Gold fell more than 1 percent in choppy trade on Friday as investors turned to the perceived safety of the dollar, relinquishing the euro and bullion after U.S. data showed employers hired at a dismal pace in June.
U.S. non-farm payrolls expanded by just 80,000 jobs in June, falling short of forecasts though a tad higher than a revised May reading of 77,000. The country's unemployment rate stayed at a lofty 8.2 percent, meanwhile.
Gold initially rallied in response to the report, touching a session high of $1,609.39 an ounce on the view that the poor number would pile pressure on the Federal Reserve to ease monetary policy further.
The metal then turned sharply negative, touching a day low of $1,583.99 an ounce as the dollar rose to fresh five-week highs against the euro, reducing gold's appeal as an alternative asset to the U.S. currency.
Spot gold was down 0.91 percent at $1,589.79 an ounce at 1325 GMT from $1,604.33 at Thursday's close and was on course for a weekly fall of 0.5 percent.
The precious metals bounced strongly when the (payroll) numbers turned out to be below expectations. But after all the data is a bit mixed: it is not bad enough to suggest the Fed will go ahead with a new round of quantitative easing but at the same time it is not good enough to exclude it, said T-commodity consultant Gianclaudio Torlizzi.
Quantitative easing by central banks devalues paper currencies and should in theory boost investor appetite for hard assets such as gold, traditionally seen as a hedge against inflation.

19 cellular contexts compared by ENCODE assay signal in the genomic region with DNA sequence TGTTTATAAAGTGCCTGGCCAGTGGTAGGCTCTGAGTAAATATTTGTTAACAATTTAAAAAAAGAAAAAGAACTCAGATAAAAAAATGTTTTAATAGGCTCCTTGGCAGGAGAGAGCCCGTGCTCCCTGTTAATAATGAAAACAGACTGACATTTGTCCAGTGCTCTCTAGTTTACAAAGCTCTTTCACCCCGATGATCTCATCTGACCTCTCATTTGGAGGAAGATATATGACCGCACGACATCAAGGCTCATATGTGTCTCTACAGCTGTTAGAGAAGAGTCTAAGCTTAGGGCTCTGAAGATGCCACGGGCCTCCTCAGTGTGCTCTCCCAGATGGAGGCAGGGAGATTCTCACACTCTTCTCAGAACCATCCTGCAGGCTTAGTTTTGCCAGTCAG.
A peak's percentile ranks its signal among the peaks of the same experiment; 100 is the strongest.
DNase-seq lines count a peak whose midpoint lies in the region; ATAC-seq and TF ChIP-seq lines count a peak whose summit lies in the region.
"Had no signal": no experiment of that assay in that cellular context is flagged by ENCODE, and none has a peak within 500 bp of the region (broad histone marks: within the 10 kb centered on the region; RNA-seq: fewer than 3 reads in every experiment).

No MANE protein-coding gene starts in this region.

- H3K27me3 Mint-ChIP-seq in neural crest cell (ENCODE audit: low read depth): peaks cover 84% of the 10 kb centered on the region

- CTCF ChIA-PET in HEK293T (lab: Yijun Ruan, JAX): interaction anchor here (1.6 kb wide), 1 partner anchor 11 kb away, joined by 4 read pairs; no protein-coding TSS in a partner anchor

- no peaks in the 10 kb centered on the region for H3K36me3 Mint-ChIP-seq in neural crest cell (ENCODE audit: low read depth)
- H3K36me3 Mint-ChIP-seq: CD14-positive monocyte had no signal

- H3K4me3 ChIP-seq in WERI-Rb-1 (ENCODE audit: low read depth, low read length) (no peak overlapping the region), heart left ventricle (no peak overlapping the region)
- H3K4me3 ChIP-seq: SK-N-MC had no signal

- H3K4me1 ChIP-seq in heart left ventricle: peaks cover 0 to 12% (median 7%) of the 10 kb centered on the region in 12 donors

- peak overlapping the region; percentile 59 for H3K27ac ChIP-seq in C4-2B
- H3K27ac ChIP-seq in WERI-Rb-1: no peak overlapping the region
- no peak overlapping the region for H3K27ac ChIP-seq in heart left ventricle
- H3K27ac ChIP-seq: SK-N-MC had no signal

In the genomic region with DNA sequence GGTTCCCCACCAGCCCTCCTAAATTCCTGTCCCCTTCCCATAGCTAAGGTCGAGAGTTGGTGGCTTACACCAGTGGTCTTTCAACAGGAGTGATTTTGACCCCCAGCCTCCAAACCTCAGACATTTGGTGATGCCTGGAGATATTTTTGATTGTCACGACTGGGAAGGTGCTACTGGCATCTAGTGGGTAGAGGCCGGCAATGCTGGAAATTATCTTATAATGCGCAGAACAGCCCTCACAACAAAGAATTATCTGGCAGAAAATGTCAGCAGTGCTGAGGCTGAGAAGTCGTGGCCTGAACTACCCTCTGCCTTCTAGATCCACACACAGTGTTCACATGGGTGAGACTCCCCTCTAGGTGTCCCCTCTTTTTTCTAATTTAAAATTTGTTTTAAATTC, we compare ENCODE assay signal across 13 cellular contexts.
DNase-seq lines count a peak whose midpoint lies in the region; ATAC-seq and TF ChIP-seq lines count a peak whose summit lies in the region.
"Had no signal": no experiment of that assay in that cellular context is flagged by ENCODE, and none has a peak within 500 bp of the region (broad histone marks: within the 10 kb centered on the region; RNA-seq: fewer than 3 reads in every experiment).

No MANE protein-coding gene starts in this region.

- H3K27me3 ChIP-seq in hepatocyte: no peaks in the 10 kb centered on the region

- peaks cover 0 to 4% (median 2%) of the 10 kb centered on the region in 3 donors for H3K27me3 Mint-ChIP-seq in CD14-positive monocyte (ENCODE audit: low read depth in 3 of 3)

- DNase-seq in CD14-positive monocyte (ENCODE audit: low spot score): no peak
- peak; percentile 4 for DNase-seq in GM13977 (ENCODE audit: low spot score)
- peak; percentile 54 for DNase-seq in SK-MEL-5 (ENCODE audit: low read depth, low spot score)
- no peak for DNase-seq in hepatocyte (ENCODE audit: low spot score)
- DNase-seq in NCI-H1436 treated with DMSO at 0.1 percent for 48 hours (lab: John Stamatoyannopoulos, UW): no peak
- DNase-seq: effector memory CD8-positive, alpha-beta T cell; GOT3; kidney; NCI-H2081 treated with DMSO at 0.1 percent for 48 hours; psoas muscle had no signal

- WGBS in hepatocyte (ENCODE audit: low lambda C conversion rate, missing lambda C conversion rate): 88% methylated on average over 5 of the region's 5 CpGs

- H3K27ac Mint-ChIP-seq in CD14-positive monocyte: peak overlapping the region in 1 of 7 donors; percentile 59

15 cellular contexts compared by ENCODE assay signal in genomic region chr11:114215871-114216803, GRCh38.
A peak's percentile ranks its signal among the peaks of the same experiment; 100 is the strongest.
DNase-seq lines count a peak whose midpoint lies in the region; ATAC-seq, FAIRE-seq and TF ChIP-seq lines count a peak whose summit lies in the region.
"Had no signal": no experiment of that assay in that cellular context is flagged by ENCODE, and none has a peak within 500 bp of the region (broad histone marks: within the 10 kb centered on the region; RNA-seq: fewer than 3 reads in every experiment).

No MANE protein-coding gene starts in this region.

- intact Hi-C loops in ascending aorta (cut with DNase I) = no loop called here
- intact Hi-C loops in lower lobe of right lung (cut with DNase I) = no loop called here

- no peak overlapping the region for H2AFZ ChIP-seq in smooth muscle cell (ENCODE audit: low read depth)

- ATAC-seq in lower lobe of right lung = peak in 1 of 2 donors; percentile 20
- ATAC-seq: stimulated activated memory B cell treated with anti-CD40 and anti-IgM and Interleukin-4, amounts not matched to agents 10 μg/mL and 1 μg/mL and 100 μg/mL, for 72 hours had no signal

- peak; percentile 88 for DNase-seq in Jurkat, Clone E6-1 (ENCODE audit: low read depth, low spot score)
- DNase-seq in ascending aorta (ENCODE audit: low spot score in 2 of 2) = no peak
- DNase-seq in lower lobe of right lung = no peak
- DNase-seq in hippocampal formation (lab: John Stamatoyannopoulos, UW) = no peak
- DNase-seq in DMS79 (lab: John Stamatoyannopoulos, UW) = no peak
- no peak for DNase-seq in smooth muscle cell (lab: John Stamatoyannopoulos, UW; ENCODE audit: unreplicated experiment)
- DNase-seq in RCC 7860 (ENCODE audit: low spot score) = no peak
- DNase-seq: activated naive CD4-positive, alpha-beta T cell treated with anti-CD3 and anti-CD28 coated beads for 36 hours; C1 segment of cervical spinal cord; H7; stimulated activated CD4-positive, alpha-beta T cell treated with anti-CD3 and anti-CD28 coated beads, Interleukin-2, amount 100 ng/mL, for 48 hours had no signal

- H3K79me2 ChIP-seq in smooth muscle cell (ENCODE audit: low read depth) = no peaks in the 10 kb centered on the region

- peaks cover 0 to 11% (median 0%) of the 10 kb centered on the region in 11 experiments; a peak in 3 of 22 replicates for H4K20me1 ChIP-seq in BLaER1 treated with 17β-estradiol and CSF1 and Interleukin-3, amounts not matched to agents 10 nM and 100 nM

Gold does not always benefit from the above scenario, however, as economic conditions poor enough to spark quantitative easing sometimes lead investors to sell gold to cover losses in other assets.
Investors can sometimes also pick the U.S. dollar over gold as a safe haven asset of choice, even though its value is being eroded by easier monetary policy.
The U.S. gold futures contract for August delivery edged down 1.25 percent to $1,589.20 an ounce.
On Thursday, central banks in Europe, China and Britain announced rate cuts or further monetary easing in a bid to boost growth, but the combined move only served to signal a growing level of alarm about the world economy, even though suggestions of coordinated cuts were played down.
While the ECB cut was near-term bearish for gold as it weakened the euro, it may be more bullish longer term. Added global liquidity with policy easing measures from the euro zone, China, and the Bank of England may stimulate demand for hard assets, including gold, said HSBC in a note.
PHYSICAL BUYING SUBDUED
There was little support for gold from the physical market, where bullion demand remained subdued after prices rose above $1,600 and potential sellers eyed $1,620 or above, dealers said in Asia.
The current price level isn't attractive enough to lure buyers back, said Peter Tse, director at ScotiaMocatta in Hong Kong, adding that jewelers were likely to enter the market if prices dropped to $1,550 to $1,560.
In another sign of weak physical demand, Hong Kong shipped 75,456 kg of gold to mainland China in May, down 26 percent from the previous month, trade data showed.
In other precious metals, silver dropped 1.52 percent to $27.24 an ounce, platinum eased 1.46 percent to $1,447.75 an ounce, and palladium fell 0.55 percent to $577.56.
Latest data showed holdings of the largest gold-backed exchange-traded-fund (ETF), New York's SPDR Gold Trust and that of the largest silver-backed ETF, New York's iShares Silver Trust remained unchanged on Thursday from Wednesday.